The Chairman: Order. Let us get the ground rules right. I am perfectly happy to have the stand-part debate now and to embrace it with the debate on the amendments, but at the moment we are debating the amendments only.
Dr. Iddon: I apologise, Mr. Gale. I would prefer to address this issue in the stand-part debate.
Mr. Henry Bellingham (North-West Norfolk) (Con): The Minister was on the Front Bench, next to
Caroline Flint: I was amused at the start of this discussion because we have an opportunity to discuss the whole clause in a clause stand part debate, but the hon. Member for Orkney and Shetland had to move an amendment that he did not actually support.
On the amendments, we must be aware of the fact that the clause does not reclassify these mushrooms; it is about clarifying the law. I shall try to explain to hon. Members on both sides of the Committee where we started, where we have got to and why we have some problems, and I am sure that those points will be picked up in the clause stand part debate. There are problems interpreting the law, and the courts feel unable to adjudicate on the issue. Prosecutions have been brought to court, but the police and others feel that the law is being circumvented in different ways. People might have their own views about that, but I hope to explain in the next few minutes why we need to clarify the law. Of itself, that does not change the position on classification, and we could have another debate about that; we are trying to make sense of the law because we have got ourselves between a rock and a hard place in terms of the current interpretation of the law.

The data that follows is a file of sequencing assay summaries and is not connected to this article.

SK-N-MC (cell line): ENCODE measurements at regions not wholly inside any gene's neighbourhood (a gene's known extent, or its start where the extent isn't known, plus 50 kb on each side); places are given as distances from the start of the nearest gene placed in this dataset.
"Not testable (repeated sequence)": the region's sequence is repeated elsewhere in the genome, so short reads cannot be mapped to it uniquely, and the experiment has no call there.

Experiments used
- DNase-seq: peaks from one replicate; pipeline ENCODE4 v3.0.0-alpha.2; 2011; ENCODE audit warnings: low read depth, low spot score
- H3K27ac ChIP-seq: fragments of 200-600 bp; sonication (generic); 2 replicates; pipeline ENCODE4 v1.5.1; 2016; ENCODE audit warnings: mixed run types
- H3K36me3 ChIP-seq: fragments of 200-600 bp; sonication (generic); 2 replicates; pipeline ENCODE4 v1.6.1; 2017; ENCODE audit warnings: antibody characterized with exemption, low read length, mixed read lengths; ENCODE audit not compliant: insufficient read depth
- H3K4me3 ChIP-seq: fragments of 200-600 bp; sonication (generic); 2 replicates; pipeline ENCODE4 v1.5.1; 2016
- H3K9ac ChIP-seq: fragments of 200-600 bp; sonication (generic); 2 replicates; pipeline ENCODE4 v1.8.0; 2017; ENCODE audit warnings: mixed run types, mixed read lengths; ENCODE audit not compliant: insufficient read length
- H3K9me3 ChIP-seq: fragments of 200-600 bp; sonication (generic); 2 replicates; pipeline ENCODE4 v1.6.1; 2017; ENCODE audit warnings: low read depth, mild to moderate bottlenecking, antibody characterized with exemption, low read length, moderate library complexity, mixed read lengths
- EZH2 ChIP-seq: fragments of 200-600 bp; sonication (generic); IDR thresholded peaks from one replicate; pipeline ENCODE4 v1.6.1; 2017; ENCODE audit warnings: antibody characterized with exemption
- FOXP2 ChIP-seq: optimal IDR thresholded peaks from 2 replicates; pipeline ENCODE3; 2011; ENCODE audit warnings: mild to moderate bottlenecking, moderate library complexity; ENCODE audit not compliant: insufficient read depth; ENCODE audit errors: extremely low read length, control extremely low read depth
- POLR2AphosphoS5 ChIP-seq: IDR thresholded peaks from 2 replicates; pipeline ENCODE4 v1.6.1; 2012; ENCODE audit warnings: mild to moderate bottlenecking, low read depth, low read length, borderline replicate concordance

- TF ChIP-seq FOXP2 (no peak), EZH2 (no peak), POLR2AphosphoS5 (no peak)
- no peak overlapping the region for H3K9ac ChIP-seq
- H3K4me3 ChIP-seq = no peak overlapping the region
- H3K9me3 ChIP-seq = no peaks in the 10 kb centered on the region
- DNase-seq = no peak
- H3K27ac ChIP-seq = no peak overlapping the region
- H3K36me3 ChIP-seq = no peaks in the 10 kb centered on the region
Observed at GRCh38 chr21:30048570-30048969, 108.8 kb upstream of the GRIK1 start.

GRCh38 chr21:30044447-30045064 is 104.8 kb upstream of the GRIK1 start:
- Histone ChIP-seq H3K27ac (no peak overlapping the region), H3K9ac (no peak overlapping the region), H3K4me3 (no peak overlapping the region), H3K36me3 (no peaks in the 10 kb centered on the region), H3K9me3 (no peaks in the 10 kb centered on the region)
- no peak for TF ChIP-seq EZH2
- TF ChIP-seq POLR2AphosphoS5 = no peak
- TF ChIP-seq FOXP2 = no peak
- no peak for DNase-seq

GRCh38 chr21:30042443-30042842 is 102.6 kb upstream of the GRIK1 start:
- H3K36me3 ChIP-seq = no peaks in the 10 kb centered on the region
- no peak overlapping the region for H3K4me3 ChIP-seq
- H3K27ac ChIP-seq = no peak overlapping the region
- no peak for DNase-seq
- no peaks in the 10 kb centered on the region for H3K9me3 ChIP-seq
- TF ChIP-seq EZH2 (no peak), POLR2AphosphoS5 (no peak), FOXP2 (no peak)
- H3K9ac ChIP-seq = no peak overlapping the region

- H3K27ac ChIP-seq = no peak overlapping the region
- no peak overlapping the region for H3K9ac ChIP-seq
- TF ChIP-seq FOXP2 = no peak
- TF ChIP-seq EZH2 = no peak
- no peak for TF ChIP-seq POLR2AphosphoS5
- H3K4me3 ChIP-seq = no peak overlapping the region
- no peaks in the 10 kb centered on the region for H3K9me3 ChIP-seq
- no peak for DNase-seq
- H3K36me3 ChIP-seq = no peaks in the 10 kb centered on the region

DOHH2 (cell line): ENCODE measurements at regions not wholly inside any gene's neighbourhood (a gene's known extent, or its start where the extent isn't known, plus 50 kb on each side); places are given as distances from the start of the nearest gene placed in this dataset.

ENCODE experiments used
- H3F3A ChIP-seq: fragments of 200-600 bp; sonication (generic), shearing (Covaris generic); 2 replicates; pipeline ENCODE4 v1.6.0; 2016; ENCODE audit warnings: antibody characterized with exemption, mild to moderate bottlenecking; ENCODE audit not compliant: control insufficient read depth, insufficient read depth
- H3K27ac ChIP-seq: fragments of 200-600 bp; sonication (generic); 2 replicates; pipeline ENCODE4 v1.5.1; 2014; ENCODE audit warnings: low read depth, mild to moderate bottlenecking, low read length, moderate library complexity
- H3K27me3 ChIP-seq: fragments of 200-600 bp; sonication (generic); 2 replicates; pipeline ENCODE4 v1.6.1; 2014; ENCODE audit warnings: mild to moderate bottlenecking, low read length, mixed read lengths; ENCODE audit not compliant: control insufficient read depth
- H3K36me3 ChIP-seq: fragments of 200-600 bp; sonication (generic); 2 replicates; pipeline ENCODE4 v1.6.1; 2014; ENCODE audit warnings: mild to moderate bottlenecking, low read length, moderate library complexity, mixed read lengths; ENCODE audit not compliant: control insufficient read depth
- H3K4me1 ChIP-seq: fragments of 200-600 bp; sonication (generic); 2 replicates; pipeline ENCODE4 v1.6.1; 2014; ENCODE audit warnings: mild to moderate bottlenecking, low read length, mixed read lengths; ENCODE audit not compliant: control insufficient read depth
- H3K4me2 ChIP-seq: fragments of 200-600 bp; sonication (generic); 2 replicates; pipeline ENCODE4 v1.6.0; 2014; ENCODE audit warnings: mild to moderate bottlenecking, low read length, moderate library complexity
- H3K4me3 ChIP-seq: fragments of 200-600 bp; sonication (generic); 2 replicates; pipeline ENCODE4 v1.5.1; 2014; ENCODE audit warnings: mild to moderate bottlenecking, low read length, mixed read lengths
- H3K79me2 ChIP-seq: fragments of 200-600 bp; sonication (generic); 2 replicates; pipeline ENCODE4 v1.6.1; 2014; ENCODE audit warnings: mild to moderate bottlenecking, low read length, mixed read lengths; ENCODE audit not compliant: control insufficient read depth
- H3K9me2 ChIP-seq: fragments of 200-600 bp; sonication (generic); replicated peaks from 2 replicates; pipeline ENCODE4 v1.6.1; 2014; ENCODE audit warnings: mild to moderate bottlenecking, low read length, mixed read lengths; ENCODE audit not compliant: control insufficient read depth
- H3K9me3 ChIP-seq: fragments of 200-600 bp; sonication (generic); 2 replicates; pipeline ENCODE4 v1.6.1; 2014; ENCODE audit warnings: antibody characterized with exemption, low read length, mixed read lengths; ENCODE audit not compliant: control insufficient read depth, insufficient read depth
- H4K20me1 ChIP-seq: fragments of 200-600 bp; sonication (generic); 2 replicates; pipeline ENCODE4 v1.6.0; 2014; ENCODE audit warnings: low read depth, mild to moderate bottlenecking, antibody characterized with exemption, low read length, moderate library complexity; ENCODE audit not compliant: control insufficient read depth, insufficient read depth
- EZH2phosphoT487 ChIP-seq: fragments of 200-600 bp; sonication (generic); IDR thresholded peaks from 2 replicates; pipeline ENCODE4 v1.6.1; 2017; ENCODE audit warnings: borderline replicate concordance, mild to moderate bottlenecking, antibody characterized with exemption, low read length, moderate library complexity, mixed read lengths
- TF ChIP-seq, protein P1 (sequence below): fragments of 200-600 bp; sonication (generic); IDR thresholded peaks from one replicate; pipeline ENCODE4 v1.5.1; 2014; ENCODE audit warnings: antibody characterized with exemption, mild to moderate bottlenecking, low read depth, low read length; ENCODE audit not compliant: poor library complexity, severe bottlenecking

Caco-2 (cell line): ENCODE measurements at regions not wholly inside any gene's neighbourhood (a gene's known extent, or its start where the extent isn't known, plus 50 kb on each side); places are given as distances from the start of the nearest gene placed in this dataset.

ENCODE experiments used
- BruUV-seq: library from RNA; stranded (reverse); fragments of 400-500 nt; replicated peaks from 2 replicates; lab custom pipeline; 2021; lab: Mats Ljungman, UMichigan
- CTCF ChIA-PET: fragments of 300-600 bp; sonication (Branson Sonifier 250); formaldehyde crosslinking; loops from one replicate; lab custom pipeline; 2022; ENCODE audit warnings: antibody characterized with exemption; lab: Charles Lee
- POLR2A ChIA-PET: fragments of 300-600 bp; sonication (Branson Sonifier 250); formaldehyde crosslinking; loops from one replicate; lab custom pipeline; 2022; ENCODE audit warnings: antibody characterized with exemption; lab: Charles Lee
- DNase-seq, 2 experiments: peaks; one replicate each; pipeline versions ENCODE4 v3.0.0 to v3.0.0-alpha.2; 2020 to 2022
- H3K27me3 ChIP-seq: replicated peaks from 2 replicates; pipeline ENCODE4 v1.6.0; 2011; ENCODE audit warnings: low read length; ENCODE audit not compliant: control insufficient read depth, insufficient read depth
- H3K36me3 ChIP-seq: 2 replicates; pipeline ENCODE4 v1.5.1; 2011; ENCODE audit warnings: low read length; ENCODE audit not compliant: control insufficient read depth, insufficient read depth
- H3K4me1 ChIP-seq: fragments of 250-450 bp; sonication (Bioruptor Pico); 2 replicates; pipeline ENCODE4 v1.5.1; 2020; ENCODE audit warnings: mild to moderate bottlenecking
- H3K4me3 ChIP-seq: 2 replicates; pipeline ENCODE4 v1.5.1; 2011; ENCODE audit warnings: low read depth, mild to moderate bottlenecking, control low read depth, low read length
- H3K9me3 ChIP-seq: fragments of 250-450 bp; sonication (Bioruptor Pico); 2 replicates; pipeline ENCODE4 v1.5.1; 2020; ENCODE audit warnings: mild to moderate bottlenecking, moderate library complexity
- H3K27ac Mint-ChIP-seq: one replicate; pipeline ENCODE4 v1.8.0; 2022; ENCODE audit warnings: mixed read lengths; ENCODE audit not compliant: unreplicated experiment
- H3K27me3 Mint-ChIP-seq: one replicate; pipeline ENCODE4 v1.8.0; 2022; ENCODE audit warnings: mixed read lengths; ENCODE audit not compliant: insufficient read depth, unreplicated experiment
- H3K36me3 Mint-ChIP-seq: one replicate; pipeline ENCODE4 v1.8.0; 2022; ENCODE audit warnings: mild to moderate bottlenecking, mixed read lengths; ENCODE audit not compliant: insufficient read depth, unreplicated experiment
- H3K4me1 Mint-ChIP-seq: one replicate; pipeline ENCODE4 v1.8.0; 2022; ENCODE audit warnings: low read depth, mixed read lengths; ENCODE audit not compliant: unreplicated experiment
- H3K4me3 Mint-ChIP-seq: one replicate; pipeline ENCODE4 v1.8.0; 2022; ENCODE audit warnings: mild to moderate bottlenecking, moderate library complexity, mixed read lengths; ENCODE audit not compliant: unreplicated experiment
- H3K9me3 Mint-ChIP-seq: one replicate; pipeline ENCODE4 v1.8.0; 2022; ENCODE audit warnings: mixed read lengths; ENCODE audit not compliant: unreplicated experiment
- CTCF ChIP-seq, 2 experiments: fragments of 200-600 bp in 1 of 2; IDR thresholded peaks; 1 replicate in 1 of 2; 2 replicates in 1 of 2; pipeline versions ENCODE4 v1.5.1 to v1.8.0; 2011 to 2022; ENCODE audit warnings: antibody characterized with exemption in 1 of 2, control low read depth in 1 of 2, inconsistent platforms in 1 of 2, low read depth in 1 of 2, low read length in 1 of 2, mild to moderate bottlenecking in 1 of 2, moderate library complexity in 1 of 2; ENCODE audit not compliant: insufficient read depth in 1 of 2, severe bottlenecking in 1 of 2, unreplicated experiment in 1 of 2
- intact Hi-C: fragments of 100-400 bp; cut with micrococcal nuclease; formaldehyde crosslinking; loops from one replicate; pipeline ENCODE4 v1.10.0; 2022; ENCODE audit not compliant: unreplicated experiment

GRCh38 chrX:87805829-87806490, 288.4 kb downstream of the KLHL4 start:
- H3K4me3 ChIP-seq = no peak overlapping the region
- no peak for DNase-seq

Clause 21 clarifies and extends the law on so-called magic mushrooms to remove any doubt that the importation, exportation, production, possession and supply of fresh mushrooms, as well as prepared ones, is an offence. On Second Reading, there was cross-party support for the measure, although there were those on both sides who queried why we were introducing it. Some hon. Members said that they felt it was inappropriate to classify hallucinogenic mushrooms as class A drugs. There is a debate to be had about that, and people have their own views on the issue. My hon. Friend the Member for Newport, West obviously felt quite strongly that the classification was inappropriate, and he probably continues to do so.